Welcome to Part 2 of the Alta Pro Cybersecurity Awareness Checklist. This post will highlight the need for strong passwords and password managers to protect your systems.
“Passwords are the keys to your digital castle,” says the National Institute of Standards and Technology. “Creating, storing and remembering passwords can be a pain, but the truth is that passwords are your first line of defense against cybercriminals and data breaches. Also, it has never been easier to maintain your passwords with free, simple-to-use password managers. With a few moments of forethought today, you can stay safe online for years to come.”
October is Cybersecurity Awareness Month, and Alta Pro created this Checklist to keep you safe and secure. NIST has identified four areas of emphasis for Cybersecurity Awareness Month 2022:
- Enabling multi-factor authentication
- Using strong passwords and a password manager
- Updating software
- Recognizing and reporting phishing
Alta Pro’s Cybersecurity Awareness Checklist series will take a deep dive into each of the above-mentioned focus areas.
Alta Pro Insurance Services keeps you informed on cutting-edge issues that affect your practice. Every week the Pro Practice Blog posts timely and topical dispatches from the risk management front lines. We spot looming risks – like the possibilities and potential perils of cryptocurrency – and give you advance warning. We identify promising trends – like Micro Self-Care, Cybersecurity Ethics, and the One-Page Business Plan – and give you the inside scoop. We bring you live CLE webinars on topics you request, most recently “Managing a Law Practice in Uncertain Times.” Please let us know how we can help your professional practice minimize risk and maximize reward. We’re here for you.
Cybersecurity Awareness Checklist, Part 2
The following is from the National Institute of Standards and Technology:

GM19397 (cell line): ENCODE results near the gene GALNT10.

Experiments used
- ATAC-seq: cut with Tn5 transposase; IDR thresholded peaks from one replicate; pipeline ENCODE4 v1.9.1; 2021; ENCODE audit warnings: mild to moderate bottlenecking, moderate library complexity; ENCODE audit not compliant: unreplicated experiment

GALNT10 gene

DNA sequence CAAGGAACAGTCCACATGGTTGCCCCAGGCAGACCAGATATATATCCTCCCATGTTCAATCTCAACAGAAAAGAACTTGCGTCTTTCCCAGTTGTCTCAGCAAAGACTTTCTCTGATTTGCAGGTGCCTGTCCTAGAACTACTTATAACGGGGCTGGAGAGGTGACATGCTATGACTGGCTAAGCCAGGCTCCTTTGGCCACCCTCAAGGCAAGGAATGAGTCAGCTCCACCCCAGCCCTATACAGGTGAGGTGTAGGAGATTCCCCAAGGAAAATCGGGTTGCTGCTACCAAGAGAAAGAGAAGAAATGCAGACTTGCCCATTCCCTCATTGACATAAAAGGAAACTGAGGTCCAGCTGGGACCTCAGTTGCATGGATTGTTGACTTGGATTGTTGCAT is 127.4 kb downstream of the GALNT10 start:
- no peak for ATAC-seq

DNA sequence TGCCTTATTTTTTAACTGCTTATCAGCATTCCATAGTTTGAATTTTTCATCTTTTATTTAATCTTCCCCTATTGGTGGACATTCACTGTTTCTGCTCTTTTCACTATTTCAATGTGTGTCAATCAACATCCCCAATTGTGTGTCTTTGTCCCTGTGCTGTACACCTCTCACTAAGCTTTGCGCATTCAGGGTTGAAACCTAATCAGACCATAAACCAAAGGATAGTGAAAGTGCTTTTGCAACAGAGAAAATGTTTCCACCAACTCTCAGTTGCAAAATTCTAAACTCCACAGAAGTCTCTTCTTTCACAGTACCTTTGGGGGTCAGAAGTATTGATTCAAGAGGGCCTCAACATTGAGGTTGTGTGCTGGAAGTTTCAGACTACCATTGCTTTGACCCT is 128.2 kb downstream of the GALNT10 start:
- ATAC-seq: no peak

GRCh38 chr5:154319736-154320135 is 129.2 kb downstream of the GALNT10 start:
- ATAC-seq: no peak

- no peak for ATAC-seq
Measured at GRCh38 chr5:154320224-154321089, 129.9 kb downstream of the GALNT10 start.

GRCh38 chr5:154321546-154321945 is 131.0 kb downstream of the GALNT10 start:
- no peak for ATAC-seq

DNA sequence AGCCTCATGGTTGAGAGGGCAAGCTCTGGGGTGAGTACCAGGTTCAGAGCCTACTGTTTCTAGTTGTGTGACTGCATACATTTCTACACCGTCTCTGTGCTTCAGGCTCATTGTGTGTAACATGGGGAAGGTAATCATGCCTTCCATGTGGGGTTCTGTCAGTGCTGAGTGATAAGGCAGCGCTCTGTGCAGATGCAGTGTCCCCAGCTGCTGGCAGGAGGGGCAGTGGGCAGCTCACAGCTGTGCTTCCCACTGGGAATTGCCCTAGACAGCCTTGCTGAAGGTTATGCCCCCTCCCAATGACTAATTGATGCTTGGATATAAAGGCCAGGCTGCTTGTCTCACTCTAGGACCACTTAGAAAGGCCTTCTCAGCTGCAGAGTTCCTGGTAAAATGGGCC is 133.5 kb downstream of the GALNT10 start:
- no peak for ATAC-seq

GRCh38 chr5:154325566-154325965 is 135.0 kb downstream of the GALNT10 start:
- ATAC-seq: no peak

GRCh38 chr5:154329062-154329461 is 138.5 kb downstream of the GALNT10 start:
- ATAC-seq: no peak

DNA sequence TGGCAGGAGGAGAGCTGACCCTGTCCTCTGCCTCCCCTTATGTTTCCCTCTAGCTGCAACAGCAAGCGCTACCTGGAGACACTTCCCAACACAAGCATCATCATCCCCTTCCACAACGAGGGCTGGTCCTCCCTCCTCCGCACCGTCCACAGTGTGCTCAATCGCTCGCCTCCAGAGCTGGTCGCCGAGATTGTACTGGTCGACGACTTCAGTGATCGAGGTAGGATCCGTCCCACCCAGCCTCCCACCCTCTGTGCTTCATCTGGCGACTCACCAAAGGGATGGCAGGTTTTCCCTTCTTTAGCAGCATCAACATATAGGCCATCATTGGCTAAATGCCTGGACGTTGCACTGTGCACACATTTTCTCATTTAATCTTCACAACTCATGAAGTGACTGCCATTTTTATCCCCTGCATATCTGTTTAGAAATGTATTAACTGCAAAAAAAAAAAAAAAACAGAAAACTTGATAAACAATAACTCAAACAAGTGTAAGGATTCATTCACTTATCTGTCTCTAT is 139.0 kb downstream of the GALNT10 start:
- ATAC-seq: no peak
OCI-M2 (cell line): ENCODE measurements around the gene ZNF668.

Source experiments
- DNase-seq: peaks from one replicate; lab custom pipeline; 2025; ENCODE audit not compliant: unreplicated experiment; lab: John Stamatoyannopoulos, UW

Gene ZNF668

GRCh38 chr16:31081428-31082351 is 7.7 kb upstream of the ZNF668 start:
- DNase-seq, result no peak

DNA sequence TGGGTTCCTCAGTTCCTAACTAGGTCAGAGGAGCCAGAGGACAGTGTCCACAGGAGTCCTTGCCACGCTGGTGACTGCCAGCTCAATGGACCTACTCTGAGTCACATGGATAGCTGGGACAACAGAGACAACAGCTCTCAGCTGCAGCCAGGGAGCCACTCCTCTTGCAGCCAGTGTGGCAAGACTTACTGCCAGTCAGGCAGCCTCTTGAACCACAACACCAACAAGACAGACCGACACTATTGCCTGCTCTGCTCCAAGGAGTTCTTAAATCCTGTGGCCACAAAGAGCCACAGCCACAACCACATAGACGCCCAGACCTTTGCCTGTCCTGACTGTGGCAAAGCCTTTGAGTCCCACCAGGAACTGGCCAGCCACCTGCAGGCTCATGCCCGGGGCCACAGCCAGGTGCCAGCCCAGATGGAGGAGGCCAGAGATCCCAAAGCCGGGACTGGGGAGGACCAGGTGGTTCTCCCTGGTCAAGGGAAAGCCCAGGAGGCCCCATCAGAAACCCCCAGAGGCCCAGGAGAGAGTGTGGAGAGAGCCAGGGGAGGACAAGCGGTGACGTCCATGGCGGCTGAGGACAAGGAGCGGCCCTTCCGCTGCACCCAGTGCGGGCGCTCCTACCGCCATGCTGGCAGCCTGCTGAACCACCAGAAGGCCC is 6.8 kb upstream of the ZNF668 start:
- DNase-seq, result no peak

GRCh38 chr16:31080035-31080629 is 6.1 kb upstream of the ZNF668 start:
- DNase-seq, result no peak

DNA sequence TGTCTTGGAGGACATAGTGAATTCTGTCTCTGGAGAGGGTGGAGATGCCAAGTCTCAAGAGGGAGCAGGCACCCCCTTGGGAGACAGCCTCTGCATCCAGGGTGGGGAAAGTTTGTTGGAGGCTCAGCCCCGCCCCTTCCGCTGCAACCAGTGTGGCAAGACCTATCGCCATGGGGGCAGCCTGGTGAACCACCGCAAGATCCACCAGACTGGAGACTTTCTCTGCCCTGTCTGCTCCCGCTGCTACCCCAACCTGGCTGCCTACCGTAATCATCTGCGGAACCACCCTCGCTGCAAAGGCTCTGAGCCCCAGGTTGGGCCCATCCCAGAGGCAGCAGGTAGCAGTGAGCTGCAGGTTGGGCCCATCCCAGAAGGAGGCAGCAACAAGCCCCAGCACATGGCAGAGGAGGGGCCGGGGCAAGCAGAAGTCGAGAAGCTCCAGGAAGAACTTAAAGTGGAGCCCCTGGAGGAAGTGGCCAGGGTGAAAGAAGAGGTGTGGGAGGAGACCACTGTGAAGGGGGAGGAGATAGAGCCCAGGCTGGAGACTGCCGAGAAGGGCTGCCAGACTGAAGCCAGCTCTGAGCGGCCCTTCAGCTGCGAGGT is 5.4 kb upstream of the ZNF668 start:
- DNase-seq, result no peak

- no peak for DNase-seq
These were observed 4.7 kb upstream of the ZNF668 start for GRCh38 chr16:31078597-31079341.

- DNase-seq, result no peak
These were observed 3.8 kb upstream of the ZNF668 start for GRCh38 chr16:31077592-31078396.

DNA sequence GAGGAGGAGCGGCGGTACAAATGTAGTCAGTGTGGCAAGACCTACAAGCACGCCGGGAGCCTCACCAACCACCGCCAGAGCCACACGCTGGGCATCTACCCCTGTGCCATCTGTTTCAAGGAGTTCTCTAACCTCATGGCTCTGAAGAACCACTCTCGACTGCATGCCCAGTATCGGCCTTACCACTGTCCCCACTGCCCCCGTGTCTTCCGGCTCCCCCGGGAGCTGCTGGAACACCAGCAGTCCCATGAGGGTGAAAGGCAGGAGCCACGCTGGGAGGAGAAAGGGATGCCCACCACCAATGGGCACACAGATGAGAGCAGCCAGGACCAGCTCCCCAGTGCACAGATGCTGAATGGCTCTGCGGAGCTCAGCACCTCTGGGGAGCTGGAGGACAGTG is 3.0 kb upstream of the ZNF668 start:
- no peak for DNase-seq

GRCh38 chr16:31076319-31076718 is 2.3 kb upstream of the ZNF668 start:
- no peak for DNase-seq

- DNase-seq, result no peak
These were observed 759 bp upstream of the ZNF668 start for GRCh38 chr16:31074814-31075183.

- Remember the 3 Guiding Principles of Passwords. Long, Unique and Complex
- How to use the 3 Principles. “Every one of your passwords should be at least 12 characters long. Each account needs to be protected with its own unique password. Never reuse passwords. This way, if one of your accounts is compromised, your other accounts remain secured. We’re talking really unique, not just changing one character or adding a 2 at the end – to really trick up hackers, none of your passwords should look alike. Each unique password should be a combination of upper case letters, lower case letters, numbers and special characters (like >,!?). Again, remember each password should be at least 12 characters long. Some websites and apps will even let you include spaces.”
- Know when to change your passwords. “If your password is long, unique and complex, our recommendation is that you don’t need to ever change it unless you become aware that an unauthorized person is accessing that account, or the password was compromised in a data breach. This recommendation is backed up by the latest guidance from the National Institute of Standards and Technology. For many years, cybersecurity experts told us to change our passwords every few months. However, this constant change isn’t helpful if your passwords are each long, unique and complex. In fact, if you change your passwords often, you risk reusing old passwords or falling into bad habits of creating similar or weak passwords.”
- Don’t rely on your memory. “As our lives expand while we do more online, we’ve gone from having just a couple of passwords to today, where we might manage upwards of 100 or more. If you’re like most people, you’re probably using the same password for most of your accounts—and that’s not safe. If your one password gets stolen because of a breach, it can be used it to gain access to all your accounts and your sensitive information. But no need to fret, password managers are easy to use and make a big difference.”
- Use a password manager. “There are many free and easy-to-use [password manager] tools out today that make managing your library of unique passwords a snap. If you use the latest tools, you don’t need to rack your brain at every login screen. You just need to remember the one password that unlocks your password manager vault.”
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